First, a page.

On Friday, TechFreedom filed comments on the FCC’s annual inquiry into whether broadband is being deployed in a “reasonable and timely” fashion under Section 706(b) of the 1996 Telecommunications Act. The Notice of Inquiry seeks comment on how concerns about privacy and cybersecurity may slow broadband adoption, thus signalling that the FCC may expand its use of Section 706 beyond net neutrality to reach edge providers as well, despite having no specific statutory authority to do so.

“A chill wind blows through Silicon Valley from the East,” warned Berin Szoka, President of TechFreedom. “In 2010, after the courts first said the FCC didn’t have authority to regulate net neutrality, the FCC announced that, upon re-reading the Act, it had found in Section 706 a blank check for regulating the entire Internet, which the Commission had somehow previously failed to notice. This Notice reminds America’s tech sector that net neutrality may only be the beginning, and that the FCC may be coming for them next.”

The Commission’s reinterpretation of Section 706 would authorize regulation not merely over broadband providers but also Google, Twitter, Facebook and the countless startups building new apps and services.

“The Inquiry doesn’t just signal that a regulatory winter is coming,” continued Szoka. “It will inevitably have a quasi-regulatory effect, especially over small companies, who must now begin worrying that the next shoe could drop at any moment. Under the FCC’s preposterous re-interpretation of Section 706, the FCC apparently would not be required to engage in formal rulemakings, but could bring enforcement actions against practices it deems to raise concerns that discourage broadband adoption and thus slow broadband deployment. This will chill entrepreneurs and investors trying to deliver sites, apps and services.”

“The FCC can’t put the 706 genie back in the bottle, but it can ask Congress for clear legislative authority over net neutrality and appropriately narrow power to remove barriers to broadband deployment,” concluded Szoka. “Those urging the FCC to invoke Title II because of the dangers of Section 706 miss the point: grounding new net neutrality rules in Title II will not stop the FCC from using Section 706 to regulate privacy, cybersecurity, copyright, indecency or anything else the FCC asserts relates to broadband deployment. Reclassification would simply give the FCC a second source of broad power.”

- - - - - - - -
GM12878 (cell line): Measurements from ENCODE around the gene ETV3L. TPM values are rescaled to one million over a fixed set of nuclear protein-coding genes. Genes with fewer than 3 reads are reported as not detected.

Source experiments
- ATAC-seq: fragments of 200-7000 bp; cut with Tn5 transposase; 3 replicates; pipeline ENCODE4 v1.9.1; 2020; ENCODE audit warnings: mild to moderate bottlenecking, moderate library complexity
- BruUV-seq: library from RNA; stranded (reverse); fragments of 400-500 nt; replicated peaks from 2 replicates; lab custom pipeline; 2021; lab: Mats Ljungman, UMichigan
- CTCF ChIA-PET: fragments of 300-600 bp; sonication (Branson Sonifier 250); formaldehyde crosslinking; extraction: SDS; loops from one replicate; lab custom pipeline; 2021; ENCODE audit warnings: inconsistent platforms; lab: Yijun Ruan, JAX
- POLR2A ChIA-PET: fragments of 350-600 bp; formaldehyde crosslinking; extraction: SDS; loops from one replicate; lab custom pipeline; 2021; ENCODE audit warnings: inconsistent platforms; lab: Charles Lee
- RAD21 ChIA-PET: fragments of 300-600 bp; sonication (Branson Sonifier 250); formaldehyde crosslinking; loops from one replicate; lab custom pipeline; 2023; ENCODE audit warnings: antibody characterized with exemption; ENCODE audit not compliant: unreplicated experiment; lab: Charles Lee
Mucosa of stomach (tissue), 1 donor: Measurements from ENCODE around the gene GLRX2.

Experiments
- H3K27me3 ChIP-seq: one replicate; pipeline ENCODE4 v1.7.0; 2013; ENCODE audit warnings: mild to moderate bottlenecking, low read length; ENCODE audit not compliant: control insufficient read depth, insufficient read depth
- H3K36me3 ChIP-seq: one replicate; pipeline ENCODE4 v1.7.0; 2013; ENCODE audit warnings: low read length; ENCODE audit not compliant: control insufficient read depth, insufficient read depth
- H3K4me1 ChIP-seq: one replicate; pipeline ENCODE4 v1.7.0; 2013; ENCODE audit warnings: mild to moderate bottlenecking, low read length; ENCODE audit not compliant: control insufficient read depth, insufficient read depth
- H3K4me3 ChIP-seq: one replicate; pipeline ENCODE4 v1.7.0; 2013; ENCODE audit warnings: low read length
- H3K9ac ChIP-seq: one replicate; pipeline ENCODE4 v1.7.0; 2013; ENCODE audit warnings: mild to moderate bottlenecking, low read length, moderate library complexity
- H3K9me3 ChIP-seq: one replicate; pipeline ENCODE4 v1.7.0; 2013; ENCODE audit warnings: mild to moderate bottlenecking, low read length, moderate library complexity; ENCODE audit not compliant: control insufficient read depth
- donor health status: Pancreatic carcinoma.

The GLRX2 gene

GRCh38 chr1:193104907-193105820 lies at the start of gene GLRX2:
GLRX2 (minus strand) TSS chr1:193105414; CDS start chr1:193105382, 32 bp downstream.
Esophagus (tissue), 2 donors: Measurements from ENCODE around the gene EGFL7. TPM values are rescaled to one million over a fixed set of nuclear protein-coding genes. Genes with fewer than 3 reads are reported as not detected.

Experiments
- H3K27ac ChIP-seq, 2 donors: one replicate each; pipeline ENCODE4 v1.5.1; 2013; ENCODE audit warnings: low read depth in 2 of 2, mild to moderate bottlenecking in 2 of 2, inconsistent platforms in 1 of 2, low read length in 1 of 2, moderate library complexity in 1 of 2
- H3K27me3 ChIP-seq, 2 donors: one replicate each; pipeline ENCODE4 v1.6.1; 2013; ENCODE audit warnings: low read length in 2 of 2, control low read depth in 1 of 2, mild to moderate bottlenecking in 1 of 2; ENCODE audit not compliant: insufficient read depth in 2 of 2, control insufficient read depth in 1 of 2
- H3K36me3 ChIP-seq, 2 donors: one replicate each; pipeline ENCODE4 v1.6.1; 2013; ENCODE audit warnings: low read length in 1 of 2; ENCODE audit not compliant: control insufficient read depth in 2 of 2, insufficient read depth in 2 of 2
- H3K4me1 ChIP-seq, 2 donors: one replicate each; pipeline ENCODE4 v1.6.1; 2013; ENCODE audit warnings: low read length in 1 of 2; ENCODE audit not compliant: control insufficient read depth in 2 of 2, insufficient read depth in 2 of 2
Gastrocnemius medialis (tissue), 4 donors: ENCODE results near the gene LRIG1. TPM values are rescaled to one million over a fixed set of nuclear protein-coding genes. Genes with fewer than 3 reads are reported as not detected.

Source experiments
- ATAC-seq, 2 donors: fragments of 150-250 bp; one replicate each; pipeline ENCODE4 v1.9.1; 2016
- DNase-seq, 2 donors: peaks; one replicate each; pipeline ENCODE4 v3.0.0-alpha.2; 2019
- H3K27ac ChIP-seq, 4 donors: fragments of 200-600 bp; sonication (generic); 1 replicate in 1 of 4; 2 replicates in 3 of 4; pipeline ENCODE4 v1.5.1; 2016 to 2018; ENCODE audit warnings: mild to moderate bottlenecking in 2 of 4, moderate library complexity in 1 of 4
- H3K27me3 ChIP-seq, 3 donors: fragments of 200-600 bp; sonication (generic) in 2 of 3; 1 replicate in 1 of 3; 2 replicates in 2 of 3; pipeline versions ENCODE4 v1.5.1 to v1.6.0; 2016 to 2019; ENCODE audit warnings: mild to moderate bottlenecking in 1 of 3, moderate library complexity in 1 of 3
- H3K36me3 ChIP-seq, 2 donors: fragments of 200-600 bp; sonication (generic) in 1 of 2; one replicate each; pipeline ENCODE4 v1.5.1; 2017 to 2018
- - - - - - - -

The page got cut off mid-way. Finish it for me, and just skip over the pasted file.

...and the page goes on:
The FCC’s Notice of Inquiry also proposes to raise the minimum speed threshold, which would allow the FCC to pooh-pooh progress on broadband deployment and thus make it easier for the FCC to justify using its purported powers under Section 706. “The FCC’s regulatory agenda has blinded it to the enormous progress made in broadband deployment,” said Tom Struble, Legal Fellow at TechFreedom, citing massive increases in both wireline and wireless broadband since 2010.

“Those urging the FCC to manipulate the data to justify regulation of broadband today may find the FCC using the same outcome-driven methodology against them tomorrow. Rather than inventing arbitrary baselines on how Americans ought to use broadband, the FCC should focus on assessing actual broadband usage patterns and objective measures of investment and competition,” concluded Struble.

Szoka and Struble are available for comment at media@techfreedom.org.

Find/share this release on Facebook or Twitter, and see our other work on Section 706 and promoting broadband deployment, including:

  • “The Feds Lost on Net Neutrality, But Won Control of the Internet,” Berin Szoka and Geoffrey Manne in Wired.com
  • “Don’t Blame Big Cable. It’s Local Governments That Choke Broadband Competition,” Berin Szoka and Jon Henke in Wired.com
  • “Net Neutrality Regulation is Bad for Consumers and Probably Illegal,” a summary of TechFreedom’s legal comments to the FCC on Net Neutrality